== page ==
With 600+ attendees, the third annual Carolinas’ Meeting was the most well-attended and well-funded Carolinas’ Meeting to date. With its rich content, dynamic speakers, engaging programs, and ample networking opportunities, the Carolinas’ Meeting has, without question, raised the bar for regional real estate and land use conferences.
With the theme of the “Emergence of the 18-hour City,” the meeting explored factors that are fueling innovation, investment and economic growth. The mood was optimistic. Second and third tier cities across the country and across the Carolinas region continue to be great investment options. The lower cost of living and of doing business is accelerating job growth, downtown revitalization and institutional investment. Governor Pat McCrory opened the conference by sharing an upbeat message about several infrastructure initiatives including increased funding for our state parks, renewing historic tax credits, and implementing Project Phoenix, the State’s plan to sell underutilized land to spur development.
The conference provided views at both macro and micro levels of the various components that are contributing to the shifting urban and suburban landscapes. We examined business strategies focused on product differentiation and high-quality design to gain a competitive edge. We heard from a number of speakers who shared examples of deploying new approaches to mobility, housing and accommodating density for long-term sustained growth.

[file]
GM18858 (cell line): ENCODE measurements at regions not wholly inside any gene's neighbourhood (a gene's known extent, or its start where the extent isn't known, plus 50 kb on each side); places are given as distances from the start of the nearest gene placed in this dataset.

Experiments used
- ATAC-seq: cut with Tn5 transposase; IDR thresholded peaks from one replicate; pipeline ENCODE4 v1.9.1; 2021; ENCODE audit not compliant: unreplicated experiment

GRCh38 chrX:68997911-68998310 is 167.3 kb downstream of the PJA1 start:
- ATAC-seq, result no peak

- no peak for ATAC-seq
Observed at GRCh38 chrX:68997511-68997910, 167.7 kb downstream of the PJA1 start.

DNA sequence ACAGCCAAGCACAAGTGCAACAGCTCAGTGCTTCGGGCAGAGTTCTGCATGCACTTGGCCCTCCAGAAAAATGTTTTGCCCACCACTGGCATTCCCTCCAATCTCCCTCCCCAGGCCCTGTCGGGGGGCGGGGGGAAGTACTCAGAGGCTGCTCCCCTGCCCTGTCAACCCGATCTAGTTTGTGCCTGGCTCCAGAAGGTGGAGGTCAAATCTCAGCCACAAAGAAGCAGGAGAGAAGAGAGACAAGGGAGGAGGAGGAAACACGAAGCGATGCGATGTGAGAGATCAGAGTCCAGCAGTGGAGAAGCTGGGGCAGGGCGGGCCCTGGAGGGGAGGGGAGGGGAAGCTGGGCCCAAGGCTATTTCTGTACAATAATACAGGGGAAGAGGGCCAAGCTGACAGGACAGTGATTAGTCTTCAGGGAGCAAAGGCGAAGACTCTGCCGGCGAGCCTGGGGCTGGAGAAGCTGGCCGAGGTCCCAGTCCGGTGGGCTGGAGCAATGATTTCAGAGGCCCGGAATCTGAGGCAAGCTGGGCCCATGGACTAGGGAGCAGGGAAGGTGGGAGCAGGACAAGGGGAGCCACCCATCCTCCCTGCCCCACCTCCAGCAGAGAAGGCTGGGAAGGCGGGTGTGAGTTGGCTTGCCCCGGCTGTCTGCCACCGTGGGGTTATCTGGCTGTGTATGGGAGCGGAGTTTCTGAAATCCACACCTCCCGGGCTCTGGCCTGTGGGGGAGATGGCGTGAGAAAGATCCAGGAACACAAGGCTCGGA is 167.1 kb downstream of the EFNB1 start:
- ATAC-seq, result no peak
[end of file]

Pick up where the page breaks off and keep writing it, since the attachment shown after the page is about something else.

A decidedly macro view was presented by former HUD Secretary Henry Cisneros. He shared his personal perspective on diversity, intentionality of leadership and building something that is bigger than oneself through the lens of real estate. Interviewer Trish Healy noted, “I love when perspectives are altered. His view that every city has their own equity was novel and intriguing. His challenge to leaders to use the equity to invest in the future was inspiring.”
Success of marquee events, like the Carolinas’ Meeting, is the result of bold ideas, visionary leadership and provocative thinking. The face-to-face interaction and personal connections are not only relevant but perhaps more important than ever. Our worlds are dominated by virtual interaction and experience. As community builders, the large gatherings, small forums, workshops and sharing of best practices will strengthen ULI’s impact and reinforce the value of the ULI network. “We are excited to host this prestigious event in Charlotte in 2017, convening experts in land use with the potential of building even better communities throughout the region,” said Ron Kimble, ULI Charlotte Chair.
Many thanks go to the program committee; ULI Chairwoman of the Americas, Trish Healy; District Council Chairs Phil Hughes, Ron Kimble and Kevin Penn; and to all the people in Raleigh who graciously welcomed the ULI community.